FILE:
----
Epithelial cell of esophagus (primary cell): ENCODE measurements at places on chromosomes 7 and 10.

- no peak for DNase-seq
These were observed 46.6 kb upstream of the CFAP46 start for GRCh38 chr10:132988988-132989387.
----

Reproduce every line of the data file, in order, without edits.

Epithelial cell of esophagus (primary cell): ENCODE measurements at places on chromosomes 7 and 10.

- no peak for DNase-seq
These were observed 46.6 kb upstream of the CFAP46 start for GRCh38 chr10:132988988-132989387.